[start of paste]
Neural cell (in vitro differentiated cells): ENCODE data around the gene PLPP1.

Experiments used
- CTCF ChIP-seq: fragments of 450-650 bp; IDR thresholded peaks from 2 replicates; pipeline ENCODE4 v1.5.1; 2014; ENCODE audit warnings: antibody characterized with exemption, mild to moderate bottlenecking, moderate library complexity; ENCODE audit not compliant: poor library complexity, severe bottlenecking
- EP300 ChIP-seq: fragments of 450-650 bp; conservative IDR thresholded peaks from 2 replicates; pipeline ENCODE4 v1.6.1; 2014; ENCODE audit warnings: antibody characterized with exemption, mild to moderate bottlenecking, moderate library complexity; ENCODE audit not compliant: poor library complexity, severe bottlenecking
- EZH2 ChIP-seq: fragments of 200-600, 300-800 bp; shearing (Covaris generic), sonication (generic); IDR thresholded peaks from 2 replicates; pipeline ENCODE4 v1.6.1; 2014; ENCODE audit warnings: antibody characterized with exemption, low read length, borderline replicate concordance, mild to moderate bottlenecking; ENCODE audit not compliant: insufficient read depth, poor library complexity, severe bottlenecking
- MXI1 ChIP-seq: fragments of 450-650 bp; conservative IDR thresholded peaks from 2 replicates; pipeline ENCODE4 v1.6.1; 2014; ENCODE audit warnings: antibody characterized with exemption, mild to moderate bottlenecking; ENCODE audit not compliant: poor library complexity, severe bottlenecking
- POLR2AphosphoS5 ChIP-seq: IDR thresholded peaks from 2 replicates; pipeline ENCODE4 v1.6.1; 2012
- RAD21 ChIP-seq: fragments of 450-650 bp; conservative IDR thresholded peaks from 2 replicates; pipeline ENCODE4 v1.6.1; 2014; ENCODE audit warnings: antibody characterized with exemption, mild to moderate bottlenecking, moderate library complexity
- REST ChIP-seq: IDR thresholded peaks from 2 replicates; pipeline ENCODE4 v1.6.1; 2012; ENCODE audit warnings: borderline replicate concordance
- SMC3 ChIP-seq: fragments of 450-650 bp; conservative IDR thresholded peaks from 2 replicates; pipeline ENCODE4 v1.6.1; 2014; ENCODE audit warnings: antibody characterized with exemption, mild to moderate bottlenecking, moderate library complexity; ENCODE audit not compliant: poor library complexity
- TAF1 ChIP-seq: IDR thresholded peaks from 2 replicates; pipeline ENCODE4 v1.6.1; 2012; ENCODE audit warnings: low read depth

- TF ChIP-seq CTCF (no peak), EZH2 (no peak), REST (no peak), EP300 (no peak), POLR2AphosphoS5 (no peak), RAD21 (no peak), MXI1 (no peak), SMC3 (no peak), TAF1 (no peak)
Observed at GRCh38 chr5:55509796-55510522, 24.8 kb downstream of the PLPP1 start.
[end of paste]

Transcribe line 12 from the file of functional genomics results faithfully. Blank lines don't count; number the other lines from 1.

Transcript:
- TF ChIP-seq CTCF (no peak), EZH2 (no peak), REST (no peak), EP300 (no peak), POLR2AphosphoS5 (no peak), RAD21 (no peak), MXI1 (no peak), SMC3 (no peak), TAF1 (no peak)